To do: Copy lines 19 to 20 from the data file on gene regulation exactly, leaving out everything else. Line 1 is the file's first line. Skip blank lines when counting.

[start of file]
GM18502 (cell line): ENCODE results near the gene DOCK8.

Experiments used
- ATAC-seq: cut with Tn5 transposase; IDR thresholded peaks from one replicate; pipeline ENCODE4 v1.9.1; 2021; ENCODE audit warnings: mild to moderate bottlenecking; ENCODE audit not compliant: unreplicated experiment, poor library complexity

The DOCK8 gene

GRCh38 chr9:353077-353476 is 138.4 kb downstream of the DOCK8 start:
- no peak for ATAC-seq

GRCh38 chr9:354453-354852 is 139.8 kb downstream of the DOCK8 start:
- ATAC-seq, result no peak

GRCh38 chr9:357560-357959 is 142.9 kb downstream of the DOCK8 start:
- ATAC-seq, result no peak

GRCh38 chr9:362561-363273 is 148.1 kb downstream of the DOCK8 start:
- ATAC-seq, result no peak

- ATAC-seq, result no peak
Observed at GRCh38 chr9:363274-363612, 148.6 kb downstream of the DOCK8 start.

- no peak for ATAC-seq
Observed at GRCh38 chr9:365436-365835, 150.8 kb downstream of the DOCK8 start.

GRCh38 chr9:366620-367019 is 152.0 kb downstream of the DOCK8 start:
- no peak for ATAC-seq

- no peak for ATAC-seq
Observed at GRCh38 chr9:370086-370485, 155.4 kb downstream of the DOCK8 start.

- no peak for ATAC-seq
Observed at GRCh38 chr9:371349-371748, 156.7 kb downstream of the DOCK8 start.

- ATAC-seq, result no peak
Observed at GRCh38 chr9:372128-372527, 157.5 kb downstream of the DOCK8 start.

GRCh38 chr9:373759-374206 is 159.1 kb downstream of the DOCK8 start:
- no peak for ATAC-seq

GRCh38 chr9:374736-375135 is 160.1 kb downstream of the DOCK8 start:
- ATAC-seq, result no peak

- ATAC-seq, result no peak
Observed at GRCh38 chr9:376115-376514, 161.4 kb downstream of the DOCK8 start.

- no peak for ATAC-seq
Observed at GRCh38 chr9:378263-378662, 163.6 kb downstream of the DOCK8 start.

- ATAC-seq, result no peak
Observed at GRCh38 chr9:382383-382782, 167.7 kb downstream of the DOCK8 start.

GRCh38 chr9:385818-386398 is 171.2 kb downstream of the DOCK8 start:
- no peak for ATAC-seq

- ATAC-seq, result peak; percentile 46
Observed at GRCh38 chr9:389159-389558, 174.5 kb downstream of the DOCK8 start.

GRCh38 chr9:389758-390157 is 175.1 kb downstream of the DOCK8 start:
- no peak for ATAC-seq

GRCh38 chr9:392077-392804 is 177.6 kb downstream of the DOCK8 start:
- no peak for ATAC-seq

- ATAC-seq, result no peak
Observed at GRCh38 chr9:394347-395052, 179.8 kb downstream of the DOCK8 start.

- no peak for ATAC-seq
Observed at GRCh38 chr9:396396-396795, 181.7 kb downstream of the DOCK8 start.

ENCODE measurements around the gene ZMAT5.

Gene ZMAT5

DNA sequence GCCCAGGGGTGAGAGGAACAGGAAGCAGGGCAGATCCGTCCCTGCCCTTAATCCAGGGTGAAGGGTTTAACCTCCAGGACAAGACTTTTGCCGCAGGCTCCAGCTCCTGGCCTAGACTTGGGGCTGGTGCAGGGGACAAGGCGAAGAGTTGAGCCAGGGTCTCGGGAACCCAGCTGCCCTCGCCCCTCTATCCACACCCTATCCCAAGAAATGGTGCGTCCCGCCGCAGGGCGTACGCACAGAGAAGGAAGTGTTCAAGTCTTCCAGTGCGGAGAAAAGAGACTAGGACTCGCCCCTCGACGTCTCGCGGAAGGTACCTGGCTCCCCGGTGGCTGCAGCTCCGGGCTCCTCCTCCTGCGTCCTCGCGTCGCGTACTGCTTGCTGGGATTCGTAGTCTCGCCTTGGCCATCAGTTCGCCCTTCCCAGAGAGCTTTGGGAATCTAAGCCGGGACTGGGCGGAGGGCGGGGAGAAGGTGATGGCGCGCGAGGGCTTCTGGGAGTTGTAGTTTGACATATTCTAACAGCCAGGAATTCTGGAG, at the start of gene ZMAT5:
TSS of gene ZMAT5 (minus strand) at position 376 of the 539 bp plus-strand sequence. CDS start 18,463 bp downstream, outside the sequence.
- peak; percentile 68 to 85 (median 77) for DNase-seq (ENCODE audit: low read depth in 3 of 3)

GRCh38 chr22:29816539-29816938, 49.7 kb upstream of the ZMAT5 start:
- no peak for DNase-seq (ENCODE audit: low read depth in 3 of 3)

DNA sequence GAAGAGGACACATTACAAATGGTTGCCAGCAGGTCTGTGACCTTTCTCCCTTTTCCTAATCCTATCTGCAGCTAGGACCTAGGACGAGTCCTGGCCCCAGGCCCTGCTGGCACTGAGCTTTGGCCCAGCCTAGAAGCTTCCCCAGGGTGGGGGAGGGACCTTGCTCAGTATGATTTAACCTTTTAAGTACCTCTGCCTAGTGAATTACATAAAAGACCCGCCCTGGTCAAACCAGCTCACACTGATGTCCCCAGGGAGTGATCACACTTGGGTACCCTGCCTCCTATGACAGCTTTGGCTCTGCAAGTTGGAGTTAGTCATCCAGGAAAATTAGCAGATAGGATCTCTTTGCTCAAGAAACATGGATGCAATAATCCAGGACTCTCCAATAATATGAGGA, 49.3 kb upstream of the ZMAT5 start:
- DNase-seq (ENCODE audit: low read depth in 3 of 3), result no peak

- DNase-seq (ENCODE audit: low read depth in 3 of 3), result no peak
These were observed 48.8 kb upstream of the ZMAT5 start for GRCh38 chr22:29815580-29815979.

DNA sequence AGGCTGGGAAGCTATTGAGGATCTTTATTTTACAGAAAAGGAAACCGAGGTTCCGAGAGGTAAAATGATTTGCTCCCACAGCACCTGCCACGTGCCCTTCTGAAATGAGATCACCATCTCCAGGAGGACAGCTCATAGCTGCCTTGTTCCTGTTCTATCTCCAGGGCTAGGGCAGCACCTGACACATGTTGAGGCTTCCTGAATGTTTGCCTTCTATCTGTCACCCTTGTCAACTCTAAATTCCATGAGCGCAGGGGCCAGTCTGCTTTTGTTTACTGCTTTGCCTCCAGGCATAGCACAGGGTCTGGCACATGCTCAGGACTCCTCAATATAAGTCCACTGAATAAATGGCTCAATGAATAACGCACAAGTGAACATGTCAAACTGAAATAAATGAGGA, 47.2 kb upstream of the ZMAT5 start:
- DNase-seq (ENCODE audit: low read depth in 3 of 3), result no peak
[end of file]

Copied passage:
- no peak for ATAC-seq
Observed at GRCh38 chr9:370086-370485, 155.4 kb downstream of the DOCK8 start.